What does it mean to be part of a cricket team? More specifically, what does it mean to be part of a cricket team composed of priests, deacons, and seminarians from different countries, studying in Rome?
To answer the first question, one must understand what cricket is. Cricket is a game played by two 11-person teams over a period of time (the version of the game we play lasts about 4 hours) using a bat and ball. Originally popularised by the English, the game spread through the British colonies. Through migration, the game continues to spread and reach non-traditional cricket playing nations such as Spain and Italy. This background means cricket is a “gentleman’s game” — played with a spirit of sportsmanship and comradery that is different from most physical games. The game is naturally relaxed being played originally by the English upper class who could afford to play the game for long periods of time.
It is this background that makes cricket a perfect game for the Vatican sports team. As the game is more relaxed, it allows us to represent the Church and the priesthood in an amicable manner. We are priests, deacons, and seminarians first, cricket players second. We aim to go to the peripheries; to bring an experience of the Church to many people who have never met a priest.
Initially started as an ecumenical initiative with the Anglicans, the Vatican Cricket Team has expanded to play teams outside a religious sphere. Yet the mission is the same — we hope to provide a “first evangelisation,” where people’s hostile or apathetic attitudes to the Church are transformed into something positive. We aim to break down barriers that people might have within themselves that make them resistant to the Church or to Christ. We aim to play the game with the spirit of Christ, playing well but fair. We are not professionals but aim to be respectable and competitive in the games that we play. We play to win but with the spirit of men who are men of Christ and are formed in prayer and service.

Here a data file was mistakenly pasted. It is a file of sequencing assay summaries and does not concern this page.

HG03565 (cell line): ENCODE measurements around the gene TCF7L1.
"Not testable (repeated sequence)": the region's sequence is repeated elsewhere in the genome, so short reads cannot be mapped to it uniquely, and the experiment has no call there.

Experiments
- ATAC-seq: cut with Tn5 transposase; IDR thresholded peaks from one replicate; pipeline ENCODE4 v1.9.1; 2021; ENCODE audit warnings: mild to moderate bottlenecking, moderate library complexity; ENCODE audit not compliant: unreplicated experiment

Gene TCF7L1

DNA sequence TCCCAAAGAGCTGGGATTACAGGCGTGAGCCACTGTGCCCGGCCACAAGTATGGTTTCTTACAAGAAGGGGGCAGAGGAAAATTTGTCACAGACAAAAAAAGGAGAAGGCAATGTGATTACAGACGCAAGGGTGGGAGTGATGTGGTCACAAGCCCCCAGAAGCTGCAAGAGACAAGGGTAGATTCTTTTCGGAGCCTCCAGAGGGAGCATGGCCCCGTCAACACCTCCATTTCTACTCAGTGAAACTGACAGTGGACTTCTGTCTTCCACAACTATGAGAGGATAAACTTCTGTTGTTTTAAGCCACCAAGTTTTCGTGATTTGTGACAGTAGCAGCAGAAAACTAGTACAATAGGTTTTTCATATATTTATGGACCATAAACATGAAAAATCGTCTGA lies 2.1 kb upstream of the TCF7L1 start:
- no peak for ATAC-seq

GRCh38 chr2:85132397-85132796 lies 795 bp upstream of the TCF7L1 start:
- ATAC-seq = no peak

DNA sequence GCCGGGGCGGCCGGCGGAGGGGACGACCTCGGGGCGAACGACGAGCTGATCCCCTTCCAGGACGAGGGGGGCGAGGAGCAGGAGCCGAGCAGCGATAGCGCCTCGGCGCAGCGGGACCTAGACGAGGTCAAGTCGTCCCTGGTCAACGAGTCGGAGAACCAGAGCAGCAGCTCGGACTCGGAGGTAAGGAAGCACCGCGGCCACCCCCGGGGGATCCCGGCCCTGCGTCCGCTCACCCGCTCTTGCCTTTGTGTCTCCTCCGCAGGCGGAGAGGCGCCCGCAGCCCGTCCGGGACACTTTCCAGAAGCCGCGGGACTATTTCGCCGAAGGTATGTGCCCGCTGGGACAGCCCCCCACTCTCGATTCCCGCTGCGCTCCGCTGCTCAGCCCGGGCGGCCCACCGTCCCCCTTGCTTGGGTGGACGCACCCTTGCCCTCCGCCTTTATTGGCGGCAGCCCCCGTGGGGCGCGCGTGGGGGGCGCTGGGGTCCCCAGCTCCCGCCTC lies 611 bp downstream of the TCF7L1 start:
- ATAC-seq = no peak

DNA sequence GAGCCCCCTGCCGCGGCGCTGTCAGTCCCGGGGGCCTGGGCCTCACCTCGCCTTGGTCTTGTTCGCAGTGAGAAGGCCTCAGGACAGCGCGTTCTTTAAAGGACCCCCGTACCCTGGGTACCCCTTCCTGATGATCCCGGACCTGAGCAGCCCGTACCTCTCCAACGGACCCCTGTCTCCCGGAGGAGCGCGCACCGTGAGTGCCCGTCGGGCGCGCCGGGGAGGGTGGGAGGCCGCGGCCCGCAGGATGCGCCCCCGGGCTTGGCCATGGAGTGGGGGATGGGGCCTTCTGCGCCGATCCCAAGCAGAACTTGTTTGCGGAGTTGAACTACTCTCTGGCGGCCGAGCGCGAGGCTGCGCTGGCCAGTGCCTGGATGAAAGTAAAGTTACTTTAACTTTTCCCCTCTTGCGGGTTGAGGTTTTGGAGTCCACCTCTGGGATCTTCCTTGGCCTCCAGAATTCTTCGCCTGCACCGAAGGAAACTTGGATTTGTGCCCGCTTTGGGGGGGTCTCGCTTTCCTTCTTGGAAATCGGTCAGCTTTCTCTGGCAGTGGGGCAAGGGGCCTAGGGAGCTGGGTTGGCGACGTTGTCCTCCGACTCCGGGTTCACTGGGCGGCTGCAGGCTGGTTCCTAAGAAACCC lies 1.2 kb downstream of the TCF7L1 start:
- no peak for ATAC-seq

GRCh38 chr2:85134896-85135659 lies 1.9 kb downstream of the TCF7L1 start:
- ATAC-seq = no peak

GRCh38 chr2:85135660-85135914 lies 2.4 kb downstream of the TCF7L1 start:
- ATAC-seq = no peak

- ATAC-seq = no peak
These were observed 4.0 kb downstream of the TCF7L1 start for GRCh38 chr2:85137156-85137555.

I have been part of the team for four years now and have really treasured the experience of representing Christ and his Church through sport. I have travelled to Kenya, Malta and will travel to Spain as part of the 9th Light of Faith Tour. I have seen how cricket can be the vehicle to break down barriers that society puts up against the Church’s missionary mandate. With cricket, those barriers are broken because people see us as human persons first, who, like them, enjoy sport and enjoy having fun. They see us play the game in a different manner, as those animated by Christ.
This is why people want to have a conversation with us during or after the game. This is something simple, but effective. People are naturally curious, and are amazed at seeing so many young men who play sport also be men willing to give their lives up for the sake of others in the priesthood. We hope and pray that the little that we do through cricket can be the initial step in a journey towards Christ and his Church.
* Captain of the Vatican Cricket Team; priest of the Archdiocese of Sydney, Australia; student at the Pontifical University of the Holy Cross
By Fr Bijoy Joseph *